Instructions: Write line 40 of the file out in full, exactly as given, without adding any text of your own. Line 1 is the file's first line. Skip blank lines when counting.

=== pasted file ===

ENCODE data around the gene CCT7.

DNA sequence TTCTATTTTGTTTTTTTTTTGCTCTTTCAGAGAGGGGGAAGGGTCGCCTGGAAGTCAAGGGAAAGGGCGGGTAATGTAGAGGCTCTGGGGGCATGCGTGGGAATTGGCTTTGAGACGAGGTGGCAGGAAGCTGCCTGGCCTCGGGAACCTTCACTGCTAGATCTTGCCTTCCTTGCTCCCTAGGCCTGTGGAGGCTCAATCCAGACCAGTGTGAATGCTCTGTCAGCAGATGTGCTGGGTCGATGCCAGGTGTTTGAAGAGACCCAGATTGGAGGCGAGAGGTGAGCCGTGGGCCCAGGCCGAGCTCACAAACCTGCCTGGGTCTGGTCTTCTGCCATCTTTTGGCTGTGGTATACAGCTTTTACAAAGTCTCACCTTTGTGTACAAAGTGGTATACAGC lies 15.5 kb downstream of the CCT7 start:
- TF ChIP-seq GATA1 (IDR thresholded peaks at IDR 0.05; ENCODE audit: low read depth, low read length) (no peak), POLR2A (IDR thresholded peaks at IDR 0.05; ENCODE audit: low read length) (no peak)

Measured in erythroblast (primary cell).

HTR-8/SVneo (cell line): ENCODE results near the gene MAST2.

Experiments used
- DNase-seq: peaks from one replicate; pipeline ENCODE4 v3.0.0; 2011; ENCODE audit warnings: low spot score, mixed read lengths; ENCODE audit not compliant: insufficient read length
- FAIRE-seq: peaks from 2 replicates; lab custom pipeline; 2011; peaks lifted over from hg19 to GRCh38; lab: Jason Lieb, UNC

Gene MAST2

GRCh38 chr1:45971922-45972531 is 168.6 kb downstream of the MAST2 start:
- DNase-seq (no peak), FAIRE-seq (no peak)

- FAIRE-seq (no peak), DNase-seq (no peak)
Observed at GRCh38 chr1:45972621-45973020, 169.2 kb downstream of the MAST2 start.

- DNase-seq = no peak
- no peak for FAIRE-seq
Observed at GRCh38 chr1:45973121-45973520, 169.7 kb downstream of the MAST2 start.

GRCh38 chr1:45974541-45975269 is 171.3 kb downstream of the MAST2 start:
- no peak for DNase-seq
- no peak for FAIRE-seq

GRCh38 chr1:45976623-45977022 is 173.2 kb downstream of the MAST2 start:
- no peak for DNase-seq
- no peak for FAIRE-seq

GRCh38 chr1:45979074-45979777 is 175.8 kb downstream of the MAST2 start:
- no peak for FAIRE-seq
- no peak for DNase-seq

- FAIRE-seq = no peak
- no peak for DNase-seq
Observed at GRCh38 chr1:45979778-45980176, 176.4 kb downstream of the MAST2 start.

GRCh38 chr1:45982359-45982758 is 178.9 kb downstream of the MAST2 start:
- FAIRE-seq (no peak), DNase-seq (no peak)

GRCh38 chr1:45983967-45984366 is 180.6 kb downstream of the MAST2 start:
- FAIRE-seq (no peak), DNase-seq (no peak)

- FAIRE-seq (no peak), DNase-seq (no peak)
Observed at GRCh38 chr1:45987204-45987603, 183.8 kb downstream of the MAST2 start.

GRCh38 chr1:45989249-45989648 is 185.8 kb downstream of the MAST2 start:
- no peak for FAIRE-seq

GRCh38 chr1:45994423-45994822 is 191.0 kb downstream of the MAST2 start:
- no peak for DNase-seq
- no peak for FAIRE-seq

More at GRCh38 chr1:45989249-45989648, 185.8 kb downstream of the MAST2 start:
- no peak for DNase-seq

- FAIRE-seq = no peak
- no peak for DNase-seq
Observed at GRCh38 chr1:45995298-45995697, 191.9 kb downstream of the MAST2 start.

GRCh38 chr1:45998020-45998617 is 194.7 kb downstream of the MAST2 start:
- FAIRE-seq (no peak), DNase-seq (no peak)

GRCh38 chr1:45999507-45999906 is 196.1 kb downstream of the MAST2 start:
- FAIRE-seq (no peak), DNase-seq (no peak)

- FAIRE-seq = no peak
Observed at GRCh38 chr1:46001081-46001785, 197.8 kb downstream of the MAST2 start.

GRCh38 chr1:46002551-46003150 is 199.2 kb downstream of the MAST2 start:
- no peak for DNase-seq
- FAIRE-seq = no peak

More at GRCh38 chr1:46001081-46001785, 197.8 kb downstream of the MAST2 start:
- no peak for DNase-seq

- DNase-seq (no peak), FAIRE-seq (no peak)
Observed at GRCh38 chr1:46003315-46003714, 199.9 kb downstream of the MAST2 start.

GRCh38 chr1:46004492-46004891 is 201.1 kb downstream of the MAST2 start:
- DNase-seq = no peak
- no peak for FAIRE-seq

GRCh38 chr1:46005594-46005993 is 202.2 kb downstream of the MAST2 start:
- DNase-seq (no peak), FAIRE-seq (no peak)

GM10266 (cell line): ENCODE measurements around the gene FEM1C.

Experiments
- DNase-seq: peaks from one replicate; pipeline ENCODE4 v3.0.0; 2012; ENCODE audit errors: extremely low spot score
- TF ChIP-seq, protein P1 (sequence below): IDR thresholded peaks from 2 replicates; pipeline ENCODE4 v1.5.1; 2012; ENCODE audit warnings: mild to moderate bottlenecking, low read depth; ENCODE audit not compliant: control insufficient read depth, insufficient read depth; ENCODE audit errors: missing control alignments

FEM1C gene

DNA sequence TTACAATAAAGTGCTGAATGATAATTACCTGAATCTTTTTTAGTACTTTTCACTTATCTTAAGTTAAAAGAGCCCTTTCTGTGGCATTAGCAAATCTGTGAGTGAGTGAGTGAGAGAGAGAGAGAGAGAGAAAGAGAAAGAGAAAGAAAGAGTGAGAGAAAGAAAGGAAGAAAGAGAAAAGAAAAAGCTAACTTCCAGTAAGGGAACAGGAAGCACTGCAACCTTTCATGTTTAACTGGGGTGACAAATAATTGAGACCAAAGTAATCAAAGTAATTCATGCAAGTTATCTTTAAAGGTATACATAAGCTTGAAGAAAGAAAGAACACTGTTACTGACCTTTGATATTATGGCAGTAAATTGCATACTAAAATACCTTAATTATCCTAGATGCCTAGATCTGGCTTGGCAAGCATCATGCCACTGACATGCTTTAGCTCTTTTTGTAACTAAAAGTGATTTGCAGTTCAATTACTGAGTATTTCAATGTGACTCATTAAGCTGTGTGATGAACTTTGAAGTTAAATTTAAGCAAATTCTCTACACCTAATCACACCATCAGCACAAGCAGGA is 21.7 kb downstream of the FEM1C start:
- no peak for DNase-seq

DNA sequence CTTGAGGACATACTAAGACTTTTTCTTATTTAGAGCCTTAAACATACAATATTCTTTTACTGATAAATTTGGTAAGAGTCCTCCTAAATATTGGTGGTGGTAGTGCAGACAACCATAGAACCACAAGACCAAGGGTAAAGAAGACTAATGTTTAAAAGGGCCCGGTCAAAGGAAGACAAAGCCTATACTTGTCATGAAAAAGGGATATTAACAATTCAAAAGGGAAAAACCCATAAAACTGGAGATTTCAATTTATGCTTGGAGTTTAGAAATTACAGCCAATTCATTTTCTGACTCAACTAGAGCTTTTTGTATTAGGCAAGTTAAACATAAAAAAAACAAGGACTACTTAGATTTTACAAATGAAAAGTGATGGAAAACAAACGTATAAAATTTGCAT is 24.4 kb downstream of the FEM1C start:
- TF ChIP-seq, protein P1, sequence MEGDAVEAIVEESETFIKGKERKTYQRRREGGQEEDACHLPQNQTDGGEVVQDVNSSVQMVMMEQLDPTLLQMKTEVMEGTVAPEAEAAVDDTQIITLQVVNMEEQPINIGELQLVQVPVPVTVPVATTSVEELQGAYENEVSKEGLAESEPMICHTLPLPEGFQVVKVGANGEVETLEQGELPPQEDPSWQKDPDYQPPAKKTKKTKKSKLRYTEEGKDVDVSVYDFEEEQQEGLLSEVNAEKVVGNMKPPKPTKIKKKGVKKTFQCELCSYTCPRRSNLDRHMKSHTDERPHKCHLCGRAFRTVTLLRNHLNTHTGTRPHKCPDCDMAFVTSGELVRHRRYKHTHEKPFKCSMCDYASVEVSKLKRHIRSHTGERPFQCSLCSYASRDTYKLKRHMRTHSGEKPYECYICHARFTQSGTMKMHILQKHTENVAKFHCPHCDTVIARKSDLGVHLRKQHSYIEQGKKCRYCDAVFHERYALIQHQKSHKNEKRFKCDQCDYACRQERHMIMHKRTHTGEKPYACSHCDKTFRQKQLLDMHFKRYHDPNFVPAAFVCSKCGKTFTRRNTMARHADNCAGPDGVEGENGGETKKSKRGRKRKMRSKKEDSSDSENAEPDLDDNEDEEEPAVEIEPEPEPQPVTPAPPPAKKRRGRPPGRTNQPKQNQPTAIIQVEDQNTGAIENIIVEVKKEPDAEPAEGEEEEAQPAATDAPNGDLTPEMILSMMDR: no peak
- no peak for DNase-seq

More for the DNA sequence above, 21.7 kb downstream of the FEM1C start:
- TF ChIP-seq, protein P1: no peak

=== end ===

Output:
More at GRCh38 chr1:45989249-45989648, 185.8 kb downstream of the MAST2 start: